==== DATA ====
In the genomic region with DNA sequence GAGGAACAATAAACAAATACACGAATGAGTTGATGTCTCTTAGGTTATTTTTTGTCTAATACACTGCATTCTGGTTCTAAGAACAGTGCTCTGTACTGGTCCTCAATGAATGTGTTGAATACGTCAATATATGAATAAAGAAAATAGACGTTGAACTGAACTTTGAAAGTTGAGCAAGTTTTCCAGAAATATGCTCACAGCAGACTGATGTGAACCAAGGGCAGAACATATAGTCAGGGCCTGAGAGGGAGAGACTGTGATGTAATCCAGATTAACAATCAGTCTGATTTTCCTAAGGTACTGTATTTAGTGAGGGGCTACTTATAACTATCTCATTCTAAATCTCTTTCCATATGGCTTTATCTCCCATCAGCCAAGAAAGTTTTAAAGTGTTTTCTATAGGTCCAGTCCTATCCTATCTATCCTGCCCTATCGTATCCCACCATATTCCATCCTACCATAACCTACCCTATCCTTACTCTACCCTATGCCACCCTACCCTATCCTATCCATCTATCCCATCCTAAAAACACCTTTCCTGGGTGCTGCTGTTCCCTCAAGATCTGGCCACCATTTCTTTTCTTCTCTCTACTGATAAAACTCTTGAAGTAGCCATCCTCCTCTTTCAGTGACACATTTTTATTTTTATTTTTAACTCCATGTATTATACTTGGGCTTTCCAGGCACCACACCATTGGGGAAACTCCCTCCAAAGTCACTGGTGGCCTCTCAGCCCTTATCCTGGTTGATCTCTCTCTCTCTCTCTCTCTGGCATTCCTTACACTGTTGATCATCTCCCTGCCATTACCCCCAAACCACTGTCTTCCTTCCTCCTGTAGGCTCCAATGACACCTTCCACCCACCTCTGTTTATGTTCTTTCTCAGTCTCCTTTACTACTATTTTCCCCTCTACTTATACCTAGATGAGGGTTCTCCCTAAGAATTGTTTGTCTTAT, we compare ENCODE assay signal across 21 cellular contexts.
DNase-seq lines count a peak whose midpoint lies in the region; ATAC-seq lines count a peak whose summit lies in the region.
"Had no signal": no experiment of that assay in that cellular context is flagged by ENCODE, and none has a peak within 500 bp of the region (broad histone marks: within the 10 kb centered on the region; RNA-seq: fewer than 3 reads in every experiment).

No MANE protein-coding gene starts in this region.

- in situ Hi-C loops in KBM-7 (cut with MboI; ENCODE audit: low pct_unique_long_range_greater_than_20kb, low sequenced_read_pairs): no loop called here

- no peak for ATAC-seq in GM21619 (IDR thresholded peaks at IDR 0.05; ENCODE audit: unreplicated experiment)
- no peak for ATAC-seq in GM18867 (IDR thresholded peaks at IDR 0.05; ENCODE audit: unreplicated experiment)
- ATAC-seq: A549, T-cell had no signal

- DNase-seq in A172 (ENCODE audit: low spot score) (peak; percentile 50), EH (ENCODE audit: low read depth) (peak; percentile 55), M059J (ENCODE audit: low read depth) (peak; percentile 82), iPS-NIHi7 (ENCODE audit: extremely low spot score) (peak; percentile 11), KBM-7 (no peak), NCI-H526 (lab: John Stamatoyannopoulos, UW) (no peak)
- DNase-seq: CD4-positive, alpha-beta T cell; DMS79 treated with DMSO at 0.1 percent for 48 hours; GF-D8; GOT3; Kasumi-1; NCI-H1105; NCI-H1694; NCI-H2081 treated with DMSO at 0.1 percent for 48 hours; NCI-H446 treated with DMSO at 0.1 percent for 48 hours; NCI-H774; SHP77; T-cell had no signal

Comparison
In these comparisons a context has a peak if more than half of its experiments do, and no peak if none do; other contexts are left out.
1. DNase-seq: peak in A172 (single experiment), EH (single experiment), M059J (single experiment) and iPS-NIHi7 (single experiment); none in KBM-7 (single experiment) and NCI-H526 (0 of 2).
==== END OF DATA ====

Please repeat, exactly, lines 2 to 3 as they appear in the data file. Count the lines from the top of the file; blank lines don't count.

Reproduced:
DNase-seq lines count a peak whose midpoint lies in the region; ATAC-seq lines count a peak whose summit lies in the region.
"Had no signal": no experiment of that assay in that cellular context is flagged by ENCODE, and none has a peak within 500 bp of the region (broad histone marks: within the 10 kb centered on the region; RNA-seq: fewer than 3 reads in every experiment).